Share your optimism with others. Optimism is a contagious attitude powerful enough to shift the momentum of any negative situation to a positive one. So share your positivity with others and build that unshakable force to complete your goal.
Remove all negativity. Negativity will bring you down, and surrounding yourself with it will encourage more pessimistic thoughts and self-doubt. Avoid it at all cost.
Action Plan: In your writing process, come up with both negative and positive outcomes for any given situation. For each negative situation, try to look for positive outcomes and work towards turning it into a favorable result.
#4 – Value Criticism
No matter how amazing your book is, there’s always someone who will harshly criticize your work. Instead of viewing it as a humiliating remark, learn to apply the feedback to your writing.
Developing a thick skin is one the hardest things to do, and like many of the other characteristics, takes time to build.
When writing your book, you can build resilience to criticism by practicing the following:
Anticipate harsh edits and rearrangements across your entire book.
Prepare to cut out your favorite paragraphs or sentences.
Count on reading plenty of negative reviews on Amazon, social media or by the press.
Action Plan: Try to find positive feedback from every negative criticism or review on your book. Make it a goal to develop enough flexibility so that one day it will no longer bother you.
#5 – Be Empathetic
Know that by sharing your story, you’re helping someone else. Your unique experience will empathize with readers and they will draw strength from the words you wrote in your book.
Here are two successful authors whose work has touched many readers:
Professor Randy Pausch, author of The Last Lecture, was faced with a terminal illness at a young age. Rather than wallow and fade away, he used his last days to create his masterpiece. His book wasn’t about death, but rather short stories that advocated the importance of overcoming hurdles and capturing every moment you have to live for. His generosity to share his life resonated with readers as a tale of courage and inspiration to anyone facing similar adversities.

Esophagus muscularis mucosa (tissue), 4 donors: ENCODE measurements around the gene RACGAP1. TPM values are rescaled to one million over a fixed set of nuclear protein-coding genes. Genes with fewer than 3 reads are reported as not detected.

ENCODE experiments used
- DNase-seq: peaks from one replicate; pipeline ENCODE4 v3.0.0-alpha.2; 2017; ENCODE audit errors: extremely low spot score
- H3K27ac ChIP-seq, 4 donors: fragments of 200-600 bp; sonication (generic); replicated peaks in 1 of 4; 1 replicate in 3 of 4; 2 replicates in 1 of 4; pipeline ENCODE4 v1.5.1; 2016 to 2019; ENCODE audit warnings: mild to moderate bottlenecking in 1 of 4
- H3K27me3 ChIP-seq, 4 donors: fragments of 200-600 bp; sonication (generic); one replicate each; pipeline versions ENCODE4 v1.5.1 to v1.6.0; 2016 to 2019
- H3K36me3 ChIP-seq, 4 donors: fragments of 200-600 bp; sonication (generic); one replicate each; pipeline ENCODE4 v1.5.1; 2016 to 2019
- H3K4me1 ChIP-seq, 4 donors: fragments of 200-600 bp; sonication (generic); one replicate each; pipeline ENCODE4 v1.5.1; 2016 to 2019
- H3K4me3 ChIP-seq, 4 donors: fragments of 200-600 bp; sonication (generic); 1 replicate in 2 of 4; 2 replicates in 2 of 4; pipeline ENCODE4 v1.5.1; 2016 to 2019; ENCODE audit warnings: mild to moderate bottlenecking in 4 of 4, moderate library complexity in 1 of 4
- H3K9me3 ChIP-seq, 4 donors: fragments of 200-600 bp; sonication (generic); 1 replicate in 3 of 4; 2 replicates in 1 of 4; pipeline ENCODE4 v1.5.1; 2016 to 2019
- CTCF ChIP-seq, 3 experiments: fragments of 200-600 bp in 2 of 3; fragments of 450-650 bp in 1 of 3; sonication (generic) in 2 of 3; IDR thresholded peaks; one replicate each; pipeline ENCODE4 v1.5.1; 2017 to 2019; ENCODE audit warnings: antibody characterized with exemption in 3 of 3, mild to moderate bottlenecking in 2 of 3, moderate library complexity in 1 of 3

Elizabeth Gilbert, bestselling author of Eat, Pray, Love, wrote her memoir while going through a devastating divorce that left her full of anxiety and panic. She stressed the importance of discovering the best version of herself by leaving behind her previous life to set out to explore the different aspects of nature within food, travel, and love. Her painful story of loss and regrowth profoundly connected to readers so much that it eventually became a movie.
Action Plan: Make the effort to write down the biggest obstacles you’ve encountered and explain how you have dealt with them. You will be surprised to see how meaningful your story is to your readers.
Adopting these characteristics can mean the difference between seeing your name on the best-seller list and never publishing your first book. Applying these practices not only help you become a published author, but also a better person.
Chandler is the host of the Self Publishing School podcast & the author of 6 bestselling books including his most recent book titled “Published.”. He’s also the founder & CEO of Self-Publishing School, the #1 online resource for writing your first book. Self Publishing School made the INC 5000 in 2018 (#2,699) as one of the 5,000 fastest-growing private companies in the US. Through his books, podcast, training videos, and Self-Publishing School, he’s helped thousands of people on their journey to writing their first book.